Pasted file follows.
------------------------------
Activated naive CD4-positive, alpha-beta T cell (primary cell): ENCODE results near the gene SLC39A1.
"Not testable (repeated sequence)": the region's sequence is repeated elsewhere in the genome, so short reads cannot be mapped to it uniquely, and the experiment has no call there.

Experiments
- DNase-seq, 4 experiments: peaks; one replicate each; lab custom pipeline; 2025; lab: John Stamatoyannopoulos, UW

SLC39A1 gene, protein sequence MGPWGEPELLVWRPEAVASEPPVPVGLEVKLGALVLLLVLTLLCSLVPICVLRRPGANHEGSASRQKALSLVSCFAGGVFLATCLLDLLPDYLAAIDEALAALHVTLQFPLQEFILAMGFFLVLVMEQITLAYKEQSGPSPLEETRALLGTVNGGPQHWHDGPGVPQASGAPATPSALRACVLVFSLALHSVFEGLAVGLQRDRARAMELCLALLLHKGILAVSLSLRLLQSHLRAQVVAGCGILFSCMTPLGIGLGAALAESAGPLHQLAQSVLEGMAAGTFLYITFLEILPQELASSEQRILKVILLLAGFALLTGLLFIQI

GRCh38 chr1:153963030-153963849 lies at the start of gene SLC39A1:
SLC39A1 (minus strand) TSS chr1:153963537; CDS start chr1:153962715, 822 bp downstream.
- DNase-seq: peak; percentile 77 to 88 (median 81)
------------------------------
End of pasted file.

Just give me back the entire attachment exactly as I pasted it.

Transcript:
Activated naive CD4-positive, alpha-beta T cell (primary cell): ENCODE results near the gene SLC39A1.
"Not testable (repeated sequence)": the region's sequence is repeated elsewhere in the genome, so short reads cannot be mapped to it uniquely, and the experiment has no call there.

Experiments
- DNase-seq, 4 experiments: peaks; one replicate each; lab custom pipeline; 2025; lab: John Stamatoyannopoulos, UW

SLC39A1 gene, protein sequence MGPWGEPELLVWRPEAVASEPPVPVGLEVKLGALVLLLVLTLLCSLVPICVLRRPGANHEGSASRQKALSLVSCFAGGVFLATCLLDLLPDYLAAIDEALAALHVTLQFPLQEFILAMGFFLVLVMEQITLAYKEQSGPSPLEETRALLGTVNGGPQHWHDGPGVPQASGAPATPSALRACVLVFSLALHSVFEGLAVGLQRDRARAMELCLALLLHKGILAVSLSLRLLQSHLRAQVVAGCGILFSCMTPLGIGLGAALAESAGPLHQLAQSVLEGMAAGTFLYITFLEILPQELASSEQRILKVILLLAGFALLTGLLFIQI

GRCh38 chr1:153963030-153963849 lies at the start of gene SLC39A1:
SLC39A1 (minus strand) TSS chr1:153963537; CDS start chr1:153962715, 822 bp downstream.
- DNase-seq: peak; percentile 77 to 88 (median 81)